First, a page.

News Video | Policy | GPs | Hospitals | Medical | Mental Health | Welfare | Search

 


Rate of rheumatic fever requires comprehensive remedy

Shocking rate of rheumatic fever requires comprehensive remedy
 
The New Zealand Medical Journal has just reported on a study carried out in Northland revealing third-world rates of acute rheumatic fever amongst children.

This preventable disease is associated with poverty, poor access to health care and household crowding, and is an important cause of disability and premature death.

Acute rheumatic fever is now rare in most developed countries, but New Zealand it is relatively common.
 
CPAG spokesperson Professor Innes Asher says that “it is shocking that every week new children are admitted to hospital in New Zealand with this preventable disease which can permanently damage a child’s heart, whereas it is virtually unknown in comparable countries like Canada and the UK.”
 
There are high levels of socioeconomic deprivation, unemployment and one-parent families in Northland.  The rates of acute rheumatic fever there are amongst the highest in New Zealand, and disproportionately impact on Māori children.  Of 114 confirmed cases of acute rheumatic fever, 95% were Maori children, and 63 of these children resided in the most deprived decile.
 
In other parts of NZ, such as Counties Manukau, Pasifika children suffer even higher rates of rheumatic fever.
 
CPAG spokesperson Dr Nikki Turner said “The children in these families are clearly disadvantaged through growing up in poverty and this has lifetime consequences.”
 
Dr Turner said “The solution is equally clear.  Families must have access to adequate income, decent housing and primary care services if they are to protect their children from diseases associated with poverty.”
 
Professor Asher insists that “more is required to address rheumatic fever than the school sore throats programme already underway and funding of the development of a future vaccine.  The underlying causes must also be addressed boldly.”

ENDS

© Scoop Media

 
 
 
 
 
Culture Headlines | Health Headlines | Education Headlines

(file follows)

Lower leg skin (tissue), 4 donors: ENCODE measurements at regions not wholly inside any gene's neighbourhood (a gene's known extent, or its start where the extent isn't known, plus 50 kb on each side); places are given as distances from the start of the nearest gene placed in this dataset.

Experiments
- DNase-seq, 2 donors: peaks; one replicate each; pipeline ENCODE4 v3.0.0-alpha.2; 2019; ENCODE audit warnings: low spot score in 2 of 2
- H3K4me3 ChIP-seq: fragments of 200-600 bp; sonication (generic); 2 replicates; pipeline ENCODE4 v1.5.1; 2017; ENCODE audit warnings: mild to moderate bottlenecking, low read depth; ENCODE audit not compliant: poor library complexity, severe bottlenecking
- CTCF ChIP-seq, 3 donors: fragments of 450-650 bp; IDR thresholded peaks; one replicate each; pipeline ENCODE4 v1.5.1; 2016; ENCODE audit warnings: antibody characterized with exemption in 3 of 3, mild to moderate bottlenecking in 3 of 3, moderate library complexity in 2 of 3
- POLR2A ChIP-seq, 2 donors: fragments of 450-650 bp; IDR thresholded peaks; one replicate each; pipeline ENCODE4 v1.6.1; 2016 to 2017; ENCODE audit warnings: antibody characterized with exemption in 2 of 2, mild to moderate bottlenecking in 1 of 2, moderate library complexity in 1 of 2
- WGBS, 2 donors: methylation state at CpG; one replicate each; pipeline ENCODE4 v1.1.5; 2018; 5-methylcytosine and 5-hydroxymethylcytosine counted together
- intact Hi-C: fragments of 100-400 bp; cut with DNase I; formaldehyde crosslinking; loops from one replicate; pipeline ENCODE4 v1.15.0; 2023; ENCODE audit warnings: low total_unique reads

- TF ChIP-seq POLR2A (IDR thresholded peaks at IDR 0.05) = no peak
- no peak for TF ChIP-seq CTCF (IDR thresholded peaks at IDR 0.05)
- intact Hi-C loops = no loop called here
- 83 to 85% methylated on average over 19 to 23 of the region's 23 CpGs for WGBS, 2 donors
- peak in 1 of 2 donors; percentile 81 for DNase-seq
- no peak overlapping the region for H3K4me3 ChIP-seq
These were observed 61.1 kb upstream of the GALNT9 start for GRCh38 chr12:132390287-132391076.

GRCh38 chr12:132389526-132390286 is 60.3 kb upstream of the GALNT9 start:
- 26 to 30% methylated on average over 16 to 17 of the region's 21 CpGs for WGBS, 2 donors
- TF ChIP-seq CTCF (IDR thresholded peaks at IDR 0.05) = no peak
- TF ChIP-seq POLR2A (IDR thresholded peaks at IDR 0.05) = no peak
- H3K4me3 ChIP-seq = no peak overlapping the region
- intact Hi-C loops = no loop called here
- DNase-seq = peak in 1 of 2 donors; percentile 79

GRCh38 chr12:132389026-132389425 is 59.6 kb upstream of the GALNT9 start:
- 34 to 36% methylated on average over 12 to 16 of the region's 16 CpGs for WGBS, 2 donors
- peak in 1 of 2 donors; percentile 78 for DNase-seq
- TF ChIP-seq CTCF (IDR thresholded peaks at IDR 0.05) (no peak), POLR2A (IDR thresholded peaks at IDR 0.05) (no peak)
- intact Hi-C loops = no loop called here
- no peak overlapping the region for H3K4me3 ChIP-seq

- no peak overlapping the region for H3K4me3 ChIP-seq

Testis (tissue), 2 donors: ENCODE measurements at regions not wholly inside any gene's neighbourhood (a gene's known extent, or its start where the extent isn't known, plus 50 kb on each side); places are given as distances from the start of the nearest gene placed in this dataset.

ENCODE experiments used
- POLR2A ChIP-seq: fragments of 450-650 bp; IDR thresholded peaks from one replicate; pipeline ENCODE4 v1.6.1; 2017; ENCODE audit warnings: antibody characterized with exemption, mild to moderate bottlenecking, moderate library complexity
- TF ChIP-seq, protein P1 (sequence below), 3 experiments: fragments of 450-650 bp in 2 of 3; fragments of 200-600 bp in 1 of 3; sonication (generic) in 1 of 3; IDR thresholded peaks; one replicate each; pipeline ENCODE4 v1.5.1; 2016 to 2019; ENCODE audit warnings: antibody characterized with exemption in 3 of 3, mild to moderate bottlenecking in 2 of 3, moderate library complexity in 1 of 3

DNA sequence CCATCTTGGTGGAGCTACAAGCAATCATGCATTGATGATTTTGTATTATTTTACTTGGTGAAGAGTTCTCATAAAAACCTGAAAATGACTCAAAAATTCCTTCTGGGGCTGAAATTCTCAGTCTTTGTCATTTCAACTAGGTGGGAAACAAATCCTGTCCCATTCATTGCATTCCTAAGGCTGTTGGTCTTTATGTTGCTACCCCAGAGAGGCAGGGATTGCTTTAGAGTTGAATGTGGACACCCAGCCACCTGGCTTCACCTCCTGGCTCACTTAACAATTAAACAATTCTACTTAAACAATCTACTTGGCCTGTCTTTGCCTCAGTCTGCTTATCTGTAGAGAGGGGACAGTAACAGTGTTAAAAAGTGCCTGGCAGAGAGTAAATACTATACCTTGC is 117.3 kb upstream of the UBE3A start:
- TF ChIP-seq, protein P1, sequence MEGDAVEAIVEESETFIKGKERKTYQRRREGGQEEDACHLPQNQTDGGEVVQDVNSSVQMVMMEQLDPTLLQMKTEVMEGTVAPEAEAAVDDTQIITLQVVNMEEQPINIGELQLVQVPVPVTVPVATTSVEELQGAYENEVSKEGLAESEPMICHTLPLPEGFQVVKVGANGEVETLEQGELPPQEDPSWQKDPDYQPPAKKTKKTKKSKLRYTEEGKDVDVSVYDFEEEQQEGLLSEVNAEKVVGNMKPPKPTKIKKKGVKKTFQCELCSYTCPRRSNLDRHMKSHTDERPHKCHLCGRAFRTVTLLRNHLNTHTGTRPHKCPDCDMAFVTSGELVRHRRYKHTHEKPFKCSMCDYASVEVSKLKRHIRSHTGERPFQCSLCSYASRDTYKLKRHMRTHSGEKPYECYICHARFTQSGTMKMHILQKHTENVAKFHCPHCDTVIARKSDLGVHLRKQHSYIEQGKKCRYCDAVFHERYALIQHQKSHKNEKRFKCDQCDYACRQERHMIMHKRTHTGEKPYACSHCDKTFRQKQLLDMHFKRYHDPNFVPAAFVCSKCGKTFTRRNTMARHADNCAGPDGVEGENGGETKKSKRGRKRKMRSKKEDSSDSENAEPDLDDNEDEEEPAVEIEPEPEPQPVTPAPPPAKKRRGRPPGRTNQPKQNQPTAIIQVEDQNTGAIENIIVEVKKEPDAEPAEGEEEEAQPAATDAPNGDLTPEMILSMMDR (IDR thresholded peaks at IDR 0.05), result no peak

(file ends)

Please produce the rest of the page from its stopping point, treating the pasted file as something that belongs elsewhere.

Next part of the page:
Scoop Review Of Books: Almost Getting Away With Murder

The Black Widow by Lee-Anne Cartier: Lee-Anne Cartier is the sister of the Christchurch man found to have been murdered by his wife, Helen Milner, after an initial assumption by police that his death, in 2009, was suicide. More>>

Howard Davis: Triple Echo - The Malevich/Reinhardt/Hotere Nexus

Howard Davis: The current juxtaposition of works by Ralph Hotere and Ad Reinhardt at Te Papa perfectly exemplifies Jean Michel Massing's preoccupation with the transmigration of imagery in a remarkable triple echo effect... More>>

Scoop Review Of Books: Nō Tāu Manawa

Vaughan Rapatahana responds to Fale Aitu | Spirit House by Tusiata Avi.
More>>

9 Golds - 21 Medals: NZ Team Celebrates As Rio 2016 Paralympic Games Close

The entire New Zealand Paralympic Team, led by kiwi sprinter and double gold medallist Liam Malone as flag bearer, are on the bus to the Maracanã Stadium in Rio de Janeiro for the Closing Ceremony of the Rio 2016 Paralympic Games. There, they will celebrate the fantastic successes of the past 10 days. More>>

ALSO:

New Zealand Improv Festival: The Festival Of Moments To Return To The Capital

The eighth incarnation of the New Zealand Improv Festival comes to BATS Theatre this 4-8 October , with a stellar line-up of spontaneous theatre and instant comedy performed and directed by top improvisors from around New Zealand and the world. More>>

ALSO:

CDF Tim Keating: NZ Somme Centenary

"Our generals also knew what to expect, and they built that knowledge into their planning. Each of the four set-piece attacks was fought with a single brigade, with the expectation that the brigade would be used up. A fresh brigade would then be brought up to conduct the next set-piece..." More>>

ALSO:

Get More From Scoop

 
 

LATEST HEADLINES

 
 
 
 
Health
Search Scoop  
 
 
Powered by Vodafone
NZ independent news